U2 Wins Golden Globe for Best Original Song
By Shannon Carlin
Tonight (Jan. 12), U2 took home the prize for Best Original Song at the 71st Annual Golden Globe Awards.
The Irish band won for their track “Ordinary Love” — their first song in three years — from the Nelson Mandela biopic, Mandela: Long Walk to Freedom.
The Edge took to the podium first to speak about Mandela, telling the crowd, “We we have been working for President Mandela, since the ’70s. Since we were teenagers.” He explained that the first concert the band ever played was in support of ending the apartheid movement, remarking that 35 years later they were able to write a song for the man that inspired their activism.
Larry Mullen Jr. followed by telling the crowd that thanks to Mandela, “holy Catholic Ireland” was able to eventually see peace.
Adam Clayton than thanked Brian Burton, better known as Danger Mouse, for helping them make the song, and Coldplay frontman Chris Martins for helping them “work the song out.”
“It really is personal for us, very, very personal,” Bono said. “This man turned our life upside down, right side up. He was a man who refused to hate, not because he didn’t have hate or anger or these things, but that he thought love could do a better job.”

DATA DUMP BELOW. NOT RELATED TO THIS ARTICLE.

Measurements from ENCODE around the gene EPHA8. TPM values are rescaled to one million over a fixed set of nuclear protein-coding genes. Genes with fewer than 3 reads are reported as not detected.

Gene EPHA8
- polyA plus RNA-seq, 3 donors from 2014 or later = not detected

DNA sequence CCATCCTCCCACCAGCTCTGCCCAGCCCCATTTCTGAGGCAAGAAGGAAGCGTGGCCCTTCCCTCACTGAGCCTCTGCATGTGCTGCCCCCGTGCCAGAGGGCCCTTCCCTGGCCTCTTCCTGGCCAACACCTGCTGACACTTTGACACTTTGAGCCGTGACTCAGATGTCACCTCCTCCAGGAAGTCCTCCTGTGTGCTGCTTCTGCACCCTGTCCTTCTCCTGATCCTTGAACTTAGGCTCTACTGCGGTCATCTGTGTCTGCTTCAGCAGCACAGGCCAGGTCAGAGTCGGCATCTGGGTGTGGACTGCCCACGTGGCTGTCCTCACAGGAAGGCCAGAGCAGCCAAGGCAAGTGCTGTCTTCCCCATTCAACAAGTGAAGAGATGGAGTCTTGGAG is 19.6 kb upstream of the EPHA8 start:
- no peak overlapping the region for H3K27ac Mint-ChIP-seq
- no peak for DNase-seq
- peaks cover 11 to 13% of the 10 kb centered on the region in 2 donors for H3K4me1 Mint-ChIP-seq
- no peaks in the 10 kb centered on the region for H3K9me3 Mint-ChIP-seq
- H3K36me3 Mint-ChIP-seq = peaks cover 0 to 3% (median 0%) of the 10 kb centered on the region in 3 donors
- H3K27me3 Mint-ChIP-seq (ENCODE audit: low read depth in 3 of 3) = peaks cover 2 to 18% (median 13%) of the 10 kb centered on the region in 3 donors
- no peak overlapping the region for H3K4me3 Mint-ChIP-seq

He then added, “We wrote a love song and that’s kind of what’s extraordinary about the film. It’s this dysfunctional love story, that’s why you should see it…You know about the global statesman, you don’t know about the man.”
His last word being, “We’re good at the dysfunctional love stories.”
U2 is expected to release their new album — the follow-up to 2009’s No Line on the Horizon — in April 2014.
The band beat out their good friend Chris Martin’s band Coldplay with their song “Atlas” from The Hunger Games: Catching Fire, Justin Timberlake — along with his Inside Llewyn Davis castmates Oscar Isaac and Adam Driver — for their song “Please Mr. Kennedy,” “Let It Go” from the animated Disney flick Frozen and Taylor Swift for her song “Sweeter Than Fiction,” written by fun.’s Jack Antonoff and from the documentary, One Chance.
This is the second year in a row Swift has gone home empty handed at the Golden Globes. Last year she was nominated for Best Original Song for “Safe and Sound,” off The Hunger Games soundtrack, but lost to Adele, who took home the prize for “Skyfall,” from the Bond film of the same name.
Earlier in the night, Alex Ebert from the band, Edward and the Magnetic Zeroes took home the statue for Original Score – Motion Picture for his work on the film All Is Lost starring Robert Redford.